How did Appalachian coal interests respond to the Trump administration giveaways to its competitors, western coal and natural gas? Predictably, they pled for even bigger subsidies for themselves. West Virginia Gov. Jim Justice, who just bolted the Democratic Party to join the GOP, asked Trump for a $15 federal subsidy for each ton of Appalachian coal, and claimed Trump had expressed support for the idea. If Congress were to appropriate these funds, it would add another $4.5 billion to the total U.S. government pay-off to fossil fuel producers.

But while these outrageous political payoffs waste taxpayer money and keep uncompetitive coal projects alive for a few more years, they don't change the underlying market realities. Last month the CEO of CSX railroad, founded to haul coal, and still getting a fifth of its revenue from the fuel, told analysts "Fossil fuels are dead….That's a long-term view. It's not going to happen overnight. It's not going to be in two or three years. But it's going away, in my view." And he backed up that prediction by revealing that his company would no longer make capital investments in its coal hauling business—no more locomotives designed to haul coal, no more investments in additional trackage—CSX is just going to let its coal business gradually wither. This week a Houston based energy trader told Bloomberg, "All the power market people that I know, we all think coal is going to zero."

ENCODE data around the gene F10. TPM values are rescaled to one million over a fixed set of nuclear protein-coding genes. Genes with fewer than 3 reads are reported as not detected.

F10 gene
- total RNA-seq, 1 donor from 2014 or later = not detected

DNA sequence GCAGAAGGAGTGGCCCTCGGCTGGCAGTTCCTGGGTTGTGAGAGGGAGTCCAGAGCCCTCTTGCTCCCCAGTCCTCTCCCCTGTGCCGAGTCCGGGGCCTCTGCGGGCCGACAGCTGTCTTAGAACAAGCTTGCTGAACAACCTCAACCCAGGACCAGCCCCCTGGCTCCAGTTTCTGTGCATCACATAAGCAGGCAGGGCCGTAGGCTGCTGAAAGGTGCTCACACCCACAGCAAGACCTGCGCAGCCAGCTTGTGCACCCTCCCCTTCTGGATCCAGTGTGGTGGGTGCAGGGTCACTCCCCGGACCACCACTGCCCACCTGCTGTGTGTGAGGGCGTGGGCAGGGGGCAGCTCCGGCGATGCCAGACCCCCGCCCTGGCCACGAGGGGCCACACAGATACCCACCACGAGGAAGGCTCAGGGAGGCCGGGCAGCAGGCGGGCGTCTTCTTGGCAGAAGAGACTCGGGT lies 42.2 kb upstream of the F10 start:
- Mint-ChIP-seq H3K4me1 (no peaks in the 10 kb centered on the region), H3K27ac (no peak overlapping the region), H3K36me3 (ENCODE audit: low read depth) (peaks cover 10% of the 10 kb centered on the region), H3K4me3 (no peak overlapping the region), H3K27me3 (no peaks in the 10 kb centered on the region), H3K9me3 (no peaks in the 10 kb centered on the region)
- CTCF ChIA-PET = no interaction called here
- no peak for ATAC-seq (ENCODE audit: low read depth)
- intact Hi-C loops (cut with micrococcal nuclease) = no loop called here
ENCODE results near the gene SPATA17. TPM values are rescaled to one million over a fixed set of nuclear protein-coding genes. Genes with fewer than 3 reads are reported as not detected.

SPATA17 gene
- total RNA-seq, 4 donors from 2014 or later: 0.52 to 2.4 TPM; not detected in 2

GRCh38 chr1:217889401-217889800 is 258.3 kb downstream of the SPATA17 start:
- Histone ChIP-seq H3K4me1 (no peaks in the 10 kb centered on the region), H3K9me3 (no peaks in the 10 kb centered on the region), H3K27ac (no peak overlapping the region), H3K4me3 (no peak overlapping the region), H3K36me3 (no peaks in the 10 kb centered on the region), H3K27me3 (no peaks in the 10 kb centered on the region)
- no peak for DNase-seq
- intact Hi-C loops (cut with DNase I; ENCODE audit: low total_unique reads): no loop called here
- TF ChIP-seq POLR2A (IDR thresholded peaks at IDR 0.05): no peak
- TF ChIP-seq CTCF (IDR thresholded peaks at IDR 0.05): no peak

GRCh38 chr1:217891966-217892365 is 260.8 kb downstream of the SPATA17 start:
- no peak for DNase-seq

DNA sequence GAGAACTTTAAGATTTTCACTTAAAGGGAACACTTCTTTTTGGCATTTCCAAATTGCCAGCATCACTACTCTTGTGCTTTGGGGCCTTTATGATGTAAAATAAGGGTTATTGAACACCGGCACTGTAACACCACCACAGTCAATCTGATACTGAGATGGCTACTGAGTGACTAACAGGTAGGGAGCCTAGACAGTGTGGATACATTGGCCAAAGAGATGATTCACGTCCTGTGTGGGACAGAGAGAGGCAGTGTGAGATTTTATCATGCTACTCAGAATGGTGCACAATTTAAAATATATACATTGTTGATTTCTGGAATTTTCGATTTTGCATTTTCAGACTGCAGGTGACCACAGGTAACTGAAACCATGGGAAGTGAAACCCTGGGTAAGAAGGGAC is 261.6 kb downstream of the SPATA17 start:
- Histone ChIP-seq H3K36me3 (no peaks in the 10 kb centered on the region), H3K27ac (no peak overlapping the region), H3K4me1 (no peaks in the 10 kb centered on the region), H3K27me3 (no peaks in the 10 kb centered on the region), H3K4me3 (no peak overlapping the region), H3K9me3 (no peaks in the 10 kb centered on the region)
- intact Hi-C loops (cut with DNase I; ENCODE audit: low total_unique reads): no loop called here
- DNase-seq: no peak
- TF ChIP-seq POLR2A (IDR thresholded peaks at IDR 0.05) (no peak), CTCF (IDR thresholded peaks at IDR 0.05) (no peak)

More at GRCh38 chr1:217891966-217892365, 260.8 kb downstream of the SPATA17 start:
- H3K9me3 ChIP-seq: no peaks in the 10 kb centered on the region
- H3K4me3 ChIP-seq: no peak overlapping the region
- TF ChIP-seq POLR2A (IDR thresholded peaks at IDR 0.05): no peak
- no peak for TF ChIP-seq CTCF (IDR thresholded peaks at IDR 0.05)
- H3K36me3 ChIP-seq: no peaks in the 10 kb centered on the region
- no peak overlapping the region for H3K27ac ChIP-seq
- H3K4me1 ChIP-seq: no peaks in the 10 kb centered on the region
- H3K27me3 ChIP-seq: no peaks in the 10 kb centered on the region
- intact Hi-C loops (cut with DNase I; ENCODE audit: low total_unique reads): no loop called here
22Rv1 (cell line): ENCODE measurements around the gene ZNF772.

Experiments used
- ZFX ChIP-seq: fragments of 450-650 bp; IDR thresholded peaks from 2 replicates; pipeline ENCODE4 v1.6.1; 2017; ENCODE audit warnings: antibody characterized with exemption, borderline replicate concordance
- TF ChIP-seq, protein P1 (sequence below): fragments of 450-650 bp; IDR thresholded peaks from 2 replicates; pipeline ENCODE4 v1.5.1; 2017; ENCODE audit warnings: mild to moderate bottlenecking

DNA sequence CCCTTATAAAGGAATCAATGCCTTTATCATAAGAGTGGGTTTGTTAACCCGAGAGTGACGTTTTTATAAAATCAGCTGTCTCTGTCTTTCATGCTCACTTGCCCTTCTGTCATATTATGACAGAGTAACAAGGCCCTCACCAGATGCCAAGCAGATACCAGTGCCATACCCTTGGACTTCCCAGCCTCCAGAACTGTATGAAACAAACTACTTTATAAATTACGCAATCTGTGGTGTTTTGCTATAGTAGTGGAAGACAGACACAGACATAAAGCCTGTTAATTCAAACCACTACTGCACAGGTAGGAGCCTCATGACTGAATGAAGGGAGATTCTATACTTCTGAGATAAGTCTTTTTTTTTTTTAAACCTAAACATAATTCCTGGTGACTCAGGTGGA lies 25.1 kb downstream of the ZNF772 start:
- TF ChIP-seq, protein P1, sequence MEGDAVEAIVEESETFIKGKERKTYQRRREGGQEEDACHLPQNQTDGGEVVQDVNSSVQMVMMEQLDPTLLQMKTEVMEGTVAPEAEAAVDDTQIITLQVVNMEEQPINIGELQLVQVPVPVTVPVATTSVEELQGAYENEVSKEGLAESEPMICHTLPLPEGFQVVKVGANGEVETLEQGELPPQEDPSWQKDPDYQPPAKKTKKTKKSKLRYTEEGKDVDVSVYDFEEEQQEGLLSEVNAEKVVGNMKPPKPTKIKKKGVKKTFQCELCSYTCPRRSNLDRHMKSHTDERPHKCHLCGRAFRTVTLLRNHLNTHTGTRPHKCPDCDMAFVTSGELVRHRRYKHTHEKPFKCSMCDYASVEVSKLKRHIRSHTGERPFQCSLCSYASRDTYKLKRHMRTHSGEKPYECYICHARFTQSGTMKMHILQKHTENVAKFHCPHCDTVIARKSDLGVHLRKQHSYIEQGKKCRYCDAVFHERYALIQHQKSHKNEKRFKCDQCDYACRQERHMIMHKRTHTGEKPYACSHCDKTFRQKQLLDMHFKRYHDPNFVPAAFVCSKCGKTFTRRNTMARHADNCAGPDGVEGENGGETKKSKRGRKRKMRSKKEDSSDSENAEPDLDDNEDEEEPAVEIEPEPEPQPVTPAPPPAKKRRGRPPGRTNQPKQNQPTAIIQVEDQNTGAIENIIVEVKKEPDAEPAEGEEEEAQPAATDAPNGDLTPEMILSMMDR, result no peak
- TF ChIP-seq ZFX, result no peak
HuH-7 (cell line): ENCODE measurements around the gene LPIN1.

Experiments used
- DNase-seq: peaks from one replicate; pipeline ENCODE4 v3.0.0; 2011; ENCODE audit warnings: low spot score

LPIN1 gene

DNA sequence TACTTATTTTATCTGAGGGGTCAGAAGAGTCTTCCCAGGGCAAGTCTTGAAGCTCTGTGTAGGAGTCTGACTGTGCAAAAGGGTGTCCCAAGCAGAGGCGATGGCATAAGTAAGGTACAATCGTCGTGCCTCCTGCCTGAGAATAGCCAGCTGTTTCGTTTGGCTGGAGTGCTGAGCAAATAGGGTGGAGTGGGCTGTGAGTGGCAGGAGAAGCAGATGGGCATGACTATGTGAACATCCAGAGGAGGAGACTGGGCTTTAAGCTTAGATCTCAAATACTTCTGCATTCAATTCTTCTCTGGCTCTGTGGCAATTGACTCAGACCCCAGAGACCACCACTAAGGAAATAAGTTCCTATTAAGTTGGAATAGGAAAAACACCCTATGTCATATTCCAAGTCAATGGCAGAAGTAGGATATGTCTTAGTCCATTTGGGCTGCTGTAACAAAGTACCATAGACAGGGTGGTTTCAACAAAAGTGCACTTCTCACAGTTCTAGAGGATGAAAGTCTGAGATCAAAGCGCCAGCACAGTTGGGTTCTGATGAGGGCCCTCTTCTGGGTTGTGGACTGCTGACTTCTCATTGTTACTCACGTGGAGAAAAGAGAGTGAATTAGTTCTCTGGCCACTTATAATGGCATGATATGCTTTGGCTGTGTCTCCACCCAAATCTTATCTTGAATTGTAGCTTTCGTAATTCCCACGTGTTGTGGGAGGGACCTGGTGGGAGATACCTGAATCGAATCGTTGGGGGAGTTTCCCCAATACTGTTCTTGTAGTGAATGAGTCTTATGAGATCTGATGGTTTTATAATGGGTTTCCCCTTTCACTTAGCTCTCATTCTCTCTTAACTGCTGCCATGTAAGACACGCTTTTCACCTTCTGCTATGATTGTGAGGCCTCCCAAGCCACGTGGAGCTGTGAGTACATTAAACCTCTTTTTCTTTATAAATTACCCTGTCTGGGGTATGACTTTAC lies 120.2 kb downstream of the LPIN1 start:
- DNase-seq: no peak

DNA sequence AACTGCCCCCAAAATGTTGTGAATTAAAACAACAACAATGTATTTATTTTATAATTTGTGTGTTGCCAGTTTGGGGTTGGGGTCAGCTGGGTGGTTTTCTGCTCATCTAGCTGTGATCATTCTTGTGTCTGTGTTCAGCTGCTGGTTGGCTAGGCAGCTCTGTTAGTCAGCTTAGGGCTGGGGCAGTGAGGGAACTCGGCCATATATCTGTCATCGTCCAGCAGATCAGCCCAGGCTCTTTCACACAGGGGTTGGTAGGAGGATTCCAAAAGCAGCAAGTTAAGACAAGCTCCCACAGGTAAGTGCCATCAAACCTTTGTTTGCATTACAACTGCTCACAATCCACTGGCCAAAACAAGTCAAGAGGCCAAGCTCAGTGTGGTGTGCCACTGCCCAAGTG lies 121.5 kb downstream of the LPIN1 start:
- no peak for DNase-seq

So when you read claims that renewable energy isn't competitive yet with fossil fuels, or that it is economics that is slowing down the transition to clean energy, remember—the world's richest governments are throwing taxpayer money at well connected oil, gas and coal companies, cosseting these giants from the grim realities of true market costs—they represent a no-longer competitive past, and our health, our security, our climate and our economy will be better off the faster we move to the future of clean, low-carbon and cheaper energy sources.

Show Comments ()

EcoWatch Daily Newsletter

Sponsored
Food
Workers collect salt crystals on Aug. 22 at Aigues-Mortes where the salt pans cover 10,000 hectares. PASCAL GUYOT / AFP / Getty Images